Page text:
Girls in Tech: How You Can Get Involved
Its not news that silicon valley and the world of tech startups is and has been for some time, male-dominated. Study after study has proved this all starts very young, with girls not excelling at math and science at the same rate as boys and then not applying these skills in the same ways in college and in life. Due to the lack of representation, organizations, mentoring groups and female targeted incubators have cropped around the country to encourage women not only to take a dip in the tech pool, but to jump in and swim in it. Unfortunately, for some teens and 20-somethings, even that can be daunting when you have no engineering background – or a business one for that matter – know very little about coding or algorithms and have no familiarity with the tech space. Don’t worry, here are five ways to get your foot in. Don’t fret, each and every one of them is free.
- Research – This the fairly easy part. Tech blogs have grown in quality, popularity and usage and make updates on the latest news, product launches, influencers, and resources up to date and available almost to the minute. Subscribe to RSS feeds, follow them on twitter and build your knowledge daily, there is no barrier to entry. Great sites to reference include Tech Crunch, Mashable ,Â Â Wired and Women 2.0.
- Connect – I couldn’t count the number of professional contacts and relationships that began via Twitter, Facebook or Linkedin on my hands and feet, they are far too numerous. Twitter in particular, gives you first person access to people you may or may not have otherwise ever met in person. Make a list of people you’d like to reach out to, follow every single one of them and spark conversation.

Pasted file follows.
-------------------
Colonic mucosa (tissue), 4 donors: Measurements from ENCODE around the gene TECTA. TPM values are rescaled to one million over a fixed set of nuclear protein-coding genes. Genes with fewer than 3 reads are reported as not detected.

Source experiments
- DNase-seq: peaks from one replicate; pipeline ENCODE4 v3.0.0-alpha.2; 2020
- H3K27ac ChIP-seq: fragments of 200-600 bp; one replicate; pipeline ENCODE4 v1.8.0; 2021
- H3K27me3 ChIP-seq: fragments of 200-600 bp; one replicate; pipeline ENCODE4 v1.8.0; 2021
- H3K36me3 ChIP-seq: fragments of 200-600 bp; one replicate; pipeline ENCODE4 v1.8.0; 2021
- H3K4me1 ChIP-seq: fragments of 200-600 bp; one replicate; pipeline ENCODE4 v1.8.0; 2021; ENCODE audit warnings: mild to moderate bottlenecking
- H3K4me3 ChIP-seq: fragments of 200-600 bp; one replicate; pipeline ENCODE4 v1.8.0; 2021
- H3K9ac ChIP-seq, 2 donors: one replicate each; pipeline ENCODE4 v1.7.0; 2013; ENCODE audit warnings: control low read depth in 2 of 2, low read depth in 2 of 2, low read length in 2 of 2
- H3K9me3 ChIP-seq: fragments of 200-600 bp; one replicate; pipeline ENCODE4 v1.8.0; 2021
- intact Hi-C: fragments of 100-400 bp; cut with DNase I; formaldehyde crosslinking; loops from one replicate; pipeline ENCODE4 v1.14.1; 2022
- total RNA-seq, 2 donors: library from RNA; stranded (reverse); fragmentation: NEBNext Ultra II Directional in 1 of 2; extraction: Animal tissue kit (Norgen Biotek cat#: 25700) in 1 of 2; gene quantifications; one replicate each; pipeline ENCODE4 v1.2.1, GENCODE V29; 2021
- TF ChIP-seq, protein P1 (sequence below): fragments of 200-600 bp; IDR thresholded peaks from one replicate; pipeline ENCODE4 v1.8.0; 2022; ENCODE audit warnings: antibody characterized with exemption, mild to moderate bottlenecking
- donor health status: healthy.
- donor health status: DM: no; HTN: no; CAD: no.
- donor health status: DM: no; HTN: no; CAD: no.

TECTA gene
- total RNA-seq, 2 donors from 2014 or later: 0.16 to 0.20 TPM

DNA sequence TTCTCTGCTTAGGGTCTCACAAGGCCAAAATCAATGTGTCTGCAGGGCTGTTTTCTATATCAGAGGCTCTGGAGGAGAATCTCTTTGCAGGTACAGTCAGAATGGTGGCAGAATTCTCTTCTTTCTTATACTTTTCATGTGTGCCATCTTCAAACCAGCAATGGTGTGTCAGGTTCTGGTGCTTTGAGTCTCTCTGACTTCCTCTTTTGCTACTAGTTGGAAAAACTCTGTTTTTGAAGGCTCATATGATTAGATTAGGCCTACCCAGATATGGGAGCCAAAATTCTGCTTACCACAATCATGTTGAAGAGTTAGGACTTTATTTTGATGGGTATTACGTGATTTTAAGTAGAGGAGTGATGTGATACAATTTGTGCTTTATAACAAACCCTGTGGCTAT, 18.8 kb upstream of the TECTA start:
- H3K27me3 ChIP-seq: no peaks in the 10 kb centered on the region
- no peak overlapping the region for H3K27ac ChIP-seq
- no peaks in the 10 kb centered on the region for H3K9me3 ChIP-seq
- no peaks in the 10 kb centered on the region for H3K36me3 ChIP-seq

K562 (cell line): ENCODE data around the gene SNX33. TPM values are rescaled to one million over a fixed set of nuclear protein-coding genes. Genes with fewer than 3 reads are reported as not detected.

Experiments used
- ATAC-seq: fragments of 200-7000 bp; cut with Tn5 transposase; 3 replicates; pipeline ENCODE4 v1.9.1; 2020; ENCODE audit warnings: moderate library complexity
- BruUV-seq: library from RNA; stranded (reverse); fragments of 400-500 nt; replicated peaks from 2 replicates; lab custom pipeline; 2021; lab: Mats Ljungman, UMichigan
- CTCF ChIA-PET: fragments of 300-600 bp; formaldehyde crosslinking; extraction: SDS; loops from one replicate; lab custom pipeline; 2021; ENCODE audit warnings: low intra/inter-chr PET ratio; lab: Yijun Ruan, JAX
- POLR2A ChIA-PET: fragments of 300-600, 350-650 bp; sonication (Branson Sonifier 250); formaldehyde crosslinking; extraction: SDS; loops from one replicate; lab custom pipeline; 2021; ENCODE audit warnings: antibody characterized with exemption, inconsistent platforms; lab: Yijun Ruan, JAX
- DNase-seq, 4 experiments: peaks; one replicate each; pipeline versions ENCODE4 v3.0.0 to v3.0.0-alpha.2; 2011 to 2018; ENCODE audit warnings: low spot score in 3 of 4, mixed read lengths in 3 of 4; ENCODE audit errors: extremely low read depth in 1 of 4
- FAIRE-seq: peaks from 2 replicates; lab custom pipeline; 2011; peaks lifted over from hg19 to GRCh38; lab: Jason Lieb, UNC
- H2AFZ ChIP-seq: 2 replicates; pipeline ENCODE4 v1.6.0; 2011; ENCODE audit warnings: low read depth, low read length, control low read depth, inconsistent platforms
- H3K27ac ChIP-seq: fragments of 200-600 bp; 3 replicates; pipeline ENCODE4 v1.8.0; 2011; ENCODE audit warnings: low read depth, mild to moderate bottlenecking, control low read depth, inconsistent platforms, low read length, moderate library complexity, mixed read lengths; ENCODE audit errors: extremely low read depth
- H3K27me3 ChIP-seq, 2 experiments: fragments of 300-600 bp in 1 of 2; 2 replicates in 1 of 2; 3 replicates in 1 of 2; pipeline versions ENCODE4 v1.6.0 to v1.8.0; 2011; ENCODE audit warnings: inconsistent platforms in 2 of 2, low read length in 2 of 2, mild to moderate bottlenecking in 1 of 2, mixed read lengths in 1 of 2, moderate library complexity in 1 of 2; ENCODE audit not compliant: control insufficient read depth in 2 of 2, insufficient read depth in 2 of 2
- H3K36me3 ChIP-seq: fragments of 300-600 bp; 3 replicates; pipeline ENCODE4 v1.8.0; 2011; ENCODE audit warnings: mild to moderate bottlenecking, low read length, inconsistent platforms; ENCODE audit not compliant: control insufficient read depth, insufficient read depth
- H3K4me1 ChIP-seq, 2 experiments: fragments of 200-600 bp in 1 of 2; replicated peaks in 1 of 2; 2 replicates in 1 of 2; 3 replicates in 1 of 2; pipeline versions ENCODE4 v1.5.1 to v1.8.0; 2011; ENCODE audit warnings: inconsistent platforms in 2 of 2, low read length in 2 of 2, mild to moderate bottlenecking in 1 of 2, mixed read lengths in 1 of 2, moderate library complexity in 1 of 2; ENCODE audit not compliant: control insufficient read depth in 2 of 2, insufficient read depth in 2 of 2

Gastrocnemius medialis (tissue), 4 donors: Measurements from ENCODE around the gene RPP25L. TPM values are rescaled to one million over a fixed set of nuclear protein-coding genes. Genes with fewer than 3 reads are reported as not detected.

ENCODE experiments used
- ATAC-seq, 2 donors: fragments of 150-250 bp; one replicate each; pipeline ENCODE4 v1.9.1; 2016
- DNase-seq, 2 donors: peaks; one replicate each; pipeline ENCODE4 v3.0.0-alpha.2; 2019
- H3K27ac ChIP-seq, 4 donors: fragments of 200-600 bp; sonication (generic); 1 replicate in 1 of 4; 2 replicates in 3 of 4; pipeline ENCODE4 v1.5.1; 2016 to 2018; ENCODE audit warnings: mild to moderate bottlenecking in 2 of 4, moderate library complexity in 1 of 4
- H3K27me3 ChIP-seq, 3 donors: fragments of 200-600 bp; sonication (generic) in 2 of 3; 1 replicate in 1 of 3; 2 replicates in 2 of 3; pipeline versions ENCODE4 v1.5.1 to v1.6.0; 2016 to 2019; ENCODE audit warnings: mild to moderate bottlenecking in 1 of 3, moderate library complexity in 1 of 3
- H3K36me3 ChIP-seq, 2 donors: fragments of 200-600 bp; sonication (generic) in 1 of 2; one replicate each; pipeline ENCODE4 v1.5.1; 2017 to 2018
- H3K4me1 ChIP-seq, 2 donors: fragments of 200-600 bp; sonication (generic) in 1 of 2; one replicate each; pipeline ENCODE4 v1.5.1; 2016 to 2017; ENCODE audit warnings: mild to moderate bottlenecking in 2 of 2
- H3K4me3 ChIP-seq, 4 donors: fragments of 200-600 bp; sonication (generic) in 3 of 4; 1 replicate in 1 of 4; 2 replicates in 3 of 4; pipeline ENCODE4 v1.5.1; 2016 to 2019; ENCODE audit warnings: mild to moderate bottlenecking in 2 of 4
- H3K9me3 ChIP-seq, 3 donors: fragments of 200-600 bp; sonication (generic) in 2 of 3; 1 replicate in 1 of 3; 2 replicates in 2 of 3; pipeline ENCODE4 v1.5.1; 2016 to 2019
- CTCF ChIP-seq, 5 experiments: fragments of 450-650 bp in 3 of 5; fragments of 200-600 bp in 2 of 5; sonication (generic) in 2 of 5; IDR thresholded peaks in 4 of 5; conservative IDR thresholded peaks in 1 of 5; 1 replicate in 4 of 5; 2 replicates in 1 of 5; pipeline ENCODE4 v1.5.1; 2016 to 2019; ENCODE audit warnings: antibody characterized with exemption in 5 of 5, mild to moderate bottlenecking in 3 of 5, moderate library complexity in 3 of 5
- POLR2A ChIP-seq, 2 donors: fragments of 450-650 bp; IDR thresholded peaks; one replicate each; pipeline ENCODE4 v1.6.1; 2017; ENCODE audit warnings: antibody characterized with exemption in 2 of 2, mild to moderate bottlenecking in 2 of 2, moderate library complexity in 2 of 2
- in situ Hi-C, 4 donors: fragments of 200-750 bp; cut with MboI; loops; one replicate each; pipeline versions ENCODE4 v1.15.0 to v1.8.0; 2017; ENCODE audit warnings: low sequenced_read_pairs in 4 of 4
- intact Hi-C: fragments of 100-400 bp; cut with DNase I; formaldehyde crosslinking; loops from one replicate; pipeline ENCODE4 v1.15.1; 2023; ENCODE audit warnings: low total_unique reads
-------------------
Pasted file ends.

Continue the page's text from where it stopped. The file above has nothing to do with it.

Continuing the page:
- Announce Your Interests – This should likely go before number 2. Noone knows that deep inside you’re dying to launch a new mobile app if you don’t speak up and tell them. For lack of a better term, raise your hand in class. I use class in the sense of the world around you, tweet and Facebook about your interests in tech, respond to or tweet with other people talking about similar subjects, pose questions to experts you think may be able best answer you and make it very clear what your interests are. This alone will attract people with similar interests to you.
- Meetup - I must admit, I was incredibly nervous about going to my first meetup group. I’d been a member of Meetup.com for quite sometime but something in me still found attending an even with a group of strangers I’d never met to discuss subjects I new little about somewhat daunting and not particularly worth it. I was wrong! One of my first meetup meetings was a Hackers & Founders mixer where I met tech entrepreneurs who’d sold companies, young businessmen looking to start them and engineers itching to create. I also find an abundance of information and advice from people who knew the tech world like the back of their hands.
- Just Do It. – You know, Nike was on to something. Just Do It works as a slogan for two reasons, 1. Its the hardest thing to actually do 2. Its the easiest thing to actually do. Draw out a blueprint for your tech idea, career goals or business. Use all the resources you’ve pooled from all over the internet, teach yourself a few tricks with resources like Codeacademy , build the best blog in the world withÂ WordPress or work on that newsletter model with MailChimp . These resources have been the root of many great ideas and successful products and they’re just begging to be used by you.
While mentors and female tech superstars may still be lacking, resources are aplenty, much more now even than when the Sheryl Sandbergs of the world were coming up. The biggest deterrent is often not taking initiative, taking advantage of resources they may not be targeted toward us (after all, who cares?) and being afraid of not fitting in. Stop that today, after all, the only thing to fear is fear itself and its high time we get rid of it.